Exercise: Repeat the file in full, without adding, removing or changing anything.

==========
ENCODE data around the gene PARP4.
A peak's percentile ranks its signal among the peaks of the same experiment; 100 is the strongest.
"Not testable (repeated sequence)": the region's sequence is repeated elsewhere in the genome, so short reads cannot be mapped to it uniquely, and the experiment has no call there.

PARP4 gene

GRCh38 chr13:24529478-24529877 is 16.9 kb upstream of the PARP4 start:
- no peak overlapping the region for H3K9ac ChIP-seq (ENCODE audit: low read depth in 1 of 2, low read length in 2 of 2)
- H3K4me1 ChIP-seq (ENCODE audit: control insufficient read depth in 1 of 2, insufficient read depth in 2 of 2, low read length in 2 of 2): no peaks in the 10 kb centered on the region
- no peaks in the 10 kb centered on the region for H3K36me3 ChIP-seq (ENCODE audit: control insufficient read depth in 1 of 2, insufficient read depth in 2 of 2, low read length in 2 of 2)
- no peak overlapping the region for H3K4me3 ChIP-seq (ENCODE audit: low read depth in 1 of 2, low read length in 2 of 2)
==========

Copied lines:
ENCODE data around the gene PARP4.
A peak's percentile ranks its signal among the peaks of the same experiment; 100 is the strongest.
"Not testable (repeated sequence)": the region's sequence is repeated elsewhere in the genome, so short reads cannot be mapped to it uniquely, and the experiment has no call there.

PARP4 gene

GRCh38 chr13:24529478-24529877 is 16.9 kb upstream of the PARP4 start:
- no peak overlapping the region for H3K9ac ChIP-seq (ENCODE audit: low read depth in 1 of 2, low read length in 2 of 2)
- H3K4me1 ChIP-seq (ENCODE audit: control insufficient read depth in 1 of 2, insufficient read depth in 2 of 2, low read length in 2 of 2): no peaks in the 10 kb centered on the region
- no peaks in the 10 kb centered on the region for H3K36me3 ChIP-seq (ENCODE audit: control insufficient read depth in 1 of 2, insufficient read depth in 2 of 2, low read length in 2 of 2)
- no peak overlapping the region for H3K4me3 ChIP-seq (ENCODE audit: low read depth in 1 of 2, low read length in 2 of 2)